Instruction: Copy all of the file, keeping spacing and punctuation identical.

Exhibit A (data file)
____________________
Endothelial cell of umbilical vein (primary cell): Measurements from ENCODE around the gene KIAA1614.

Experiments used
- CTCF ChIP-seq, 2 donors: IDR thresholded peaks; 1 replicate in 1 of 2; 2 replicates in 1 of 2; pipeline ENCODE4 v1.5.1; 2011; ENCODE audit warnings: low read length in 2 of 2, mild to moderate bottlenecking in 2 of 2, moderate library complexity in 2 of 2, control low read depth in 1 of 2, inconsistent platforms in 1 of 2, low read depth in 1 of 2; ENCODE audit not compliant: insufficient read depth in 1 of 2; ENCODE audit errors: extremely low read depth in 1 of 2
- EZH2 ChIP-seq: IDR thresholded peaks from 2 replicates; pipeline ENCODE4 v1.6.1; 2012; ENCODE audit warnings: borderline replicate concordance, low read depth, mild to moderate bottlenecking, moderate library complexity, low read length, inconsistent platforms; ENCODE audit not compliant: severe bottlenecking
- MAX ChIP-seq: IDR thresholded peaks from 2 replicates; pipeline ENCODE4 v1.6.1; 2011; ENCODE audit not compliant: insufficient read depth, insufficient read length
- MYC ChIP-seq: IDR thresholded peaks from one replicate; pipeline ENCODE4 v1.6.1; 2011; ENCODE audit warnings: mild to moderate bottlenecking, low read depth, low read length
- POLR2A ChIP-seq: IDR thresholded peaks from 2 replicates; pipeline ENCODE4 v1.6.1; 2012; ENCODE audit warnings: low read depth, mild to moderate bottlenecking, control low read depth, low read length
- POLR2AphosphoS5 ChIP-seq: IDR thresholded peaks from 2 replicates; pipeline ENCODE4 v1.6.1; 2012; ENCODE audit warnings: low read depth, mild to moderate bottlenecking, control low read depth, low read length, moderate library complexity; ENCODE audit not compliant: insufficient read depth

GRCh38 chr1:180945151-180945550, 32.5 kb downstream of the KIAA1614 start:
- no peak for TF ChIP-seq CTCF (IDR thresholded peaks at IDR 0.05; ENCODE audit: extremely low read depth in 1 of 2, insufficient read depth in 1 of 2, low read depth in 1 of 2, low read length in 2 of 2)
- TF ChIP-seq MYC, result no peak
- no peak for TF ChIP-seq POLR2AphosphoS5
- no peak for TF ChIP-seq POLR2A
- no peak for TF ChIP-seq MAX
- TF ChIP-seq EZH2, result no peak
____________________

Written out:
Endothelial cell of umbilical vein (primary cell): Measurements from ENCODE around the gene KIAA1614.

Experiments used
- CTCF ChIP-seq, 2 donors: IDR thresholded peaks; 1 replicate in 1 of 2; 2 replicates in 1 of 2; pipeline ENCODE4 v1.5.1; 2011; ENCODE audit warnings: low read length in 2 of 2, mild to moderate bottlenecking in 2 of 2, moderate library complexity in 2 of 2, control low read depth in 1 of 2, inconsistent platforms in 1 of 2, low read depth in 1 of 2; ENCODE audit not compliant: insufficient read depth in 1 of 2; ENCODE audit errors: extremely low read depth in 1 of 2
- EZH2 ChIP-seq: IDR thresholded peaks from 2 replicates; pipeline ENCODE4 v1.6.1; 2012; ENCODE audit warnings: borderline replicate concordance, low read depth, mild to moderate bottlenecking, moderate library complexity, low read length, inconsistent platforms; ENCODE audit not compliant: severe bottlenecking
- MAX ChIP-seq: IDR thresholded peaks from 2 replicates; pipeline ENCODE4 v1.6.1; 2011; ENCODE audit not compliant: insufficient read depth, insufficient read length
- MYC ChIP-seq: IDR thresholded peaks from one replicate; pipeline ENCODE4 v1.6.1; 2011; ENCODE audit warnings: mild to moderate bottlenecking, low read depth, low read length
- POLR2A ChIP-seq: IDR thresholded peaks from 2 replicates; pipeline ENCODE4 v1.6.1; 2012; ENCODE audit warnings: low read depth, mild to moderate bottlenecking, control low read depth, low read length
- POLR2AphosphoS5 ChIP-seq: IDR thresholded peaks from 2 replicates; pipeline ENCODE4 v1.6.1; 2012; ENCODE audit warnings: low read depth, mild to moderate bottlenecking, control low read depth, low read length, moderate library complexity; ENCODE audit not compliant: insufficient read depth

GRCh38 chr1:180945151-180945550, 32.5 kb downstream of the KIAA1614 start:
- no peak for TF ChIP-seq CTCF (IDR thresholded peaks at IDR 0.05; ENCODE audit: extremely low read depth in 1 of 2, insufficient read depth in 1 of 2, low read depth in 1 of 2, low read length in 2 of 2)
- TF ChIP-seq MYC, result no peak
- no peak for TF ChIP-seq POLR2AphosphoS5
- no peak for TF ChIP-seq POLR2A
- no peak for TF ChIP-seq MAX
- TF ChIP-seq EZH2, result no peak